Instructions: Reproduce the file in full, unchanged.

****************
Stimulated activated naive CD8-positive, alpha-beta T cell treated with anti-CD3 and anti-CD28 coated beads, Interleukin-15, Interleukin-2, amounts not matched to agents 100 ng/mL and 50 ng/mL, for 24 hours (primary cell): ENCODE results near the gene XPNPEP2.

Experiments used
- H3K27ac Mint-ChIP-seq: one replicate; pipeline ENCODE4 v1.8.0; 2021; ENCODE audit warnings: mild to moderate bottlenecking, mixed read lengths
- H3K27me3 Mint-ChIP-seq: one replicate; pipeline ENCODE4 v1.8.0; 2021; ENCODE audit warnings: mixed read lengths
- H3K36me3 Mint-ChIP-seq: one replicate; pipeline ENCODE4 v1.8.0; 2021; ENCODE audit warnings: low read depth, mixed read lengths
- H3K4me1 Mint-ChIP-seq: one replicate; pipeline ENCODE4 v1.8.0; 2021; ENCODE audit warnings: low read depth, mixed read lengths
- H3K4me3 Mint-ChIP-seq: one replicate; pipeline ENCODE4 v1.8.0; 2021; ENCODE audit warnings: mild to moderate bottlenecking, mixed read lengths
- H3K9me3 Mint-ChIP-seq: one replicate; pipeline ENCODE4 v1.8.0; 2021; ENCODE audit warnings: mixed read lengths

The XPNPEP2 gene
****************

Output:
Stimulated activated naive CD8-positive, alpha-beta T cell treated with anti-CD3 and anti-CD28 coated beads, Interleukin-15, Interleukin-2, amounts not matched to agents 100 ng/mL and 50 ng/mL, for 24 hours (primary cell): ENCODE results near the gene XPNPEP2.

Experiments used
- H3K27ac Mint-ChIP-seq: one replicate; pipeline ENCODE4 v1.8.0; 2021; ENCODE audit warnings: mild to moderate bottlenecking, mixed read lengths
- H3K27me3 Mint-ChIP-seq: one replicate; pipeline ENCODE4 v1.8.0; 2021; ENCODE audit warnings: mixed read lengths
- H3K36me3 Mint-ChIP-seq: one replicate; pipeline ENCODE4 v1.8.0; 2021; ENCODE audit warnings: low read depth, mixed read lengths
- H3K4me1 Mint-ChIP-seq: one replicate; pipeline ENCODE4 v1.8.0; 2021; ENCODE audit warnings: low read depth, mixed read lengths
- H3K4me3 Mint-ChIP-seq: one replicate; pipeline ENCODE4 v1.8.0; 2021; ENCODE audit warnings: mild to moderate bottlenecking, mixed read lengths
- H3K9me3 Mint-ChIP-seq: one replicate; pipeline ENCODE4 v1.8.0; 2021; ENCODE audit warnings: mixed read lengths

The XPNPEP2 gene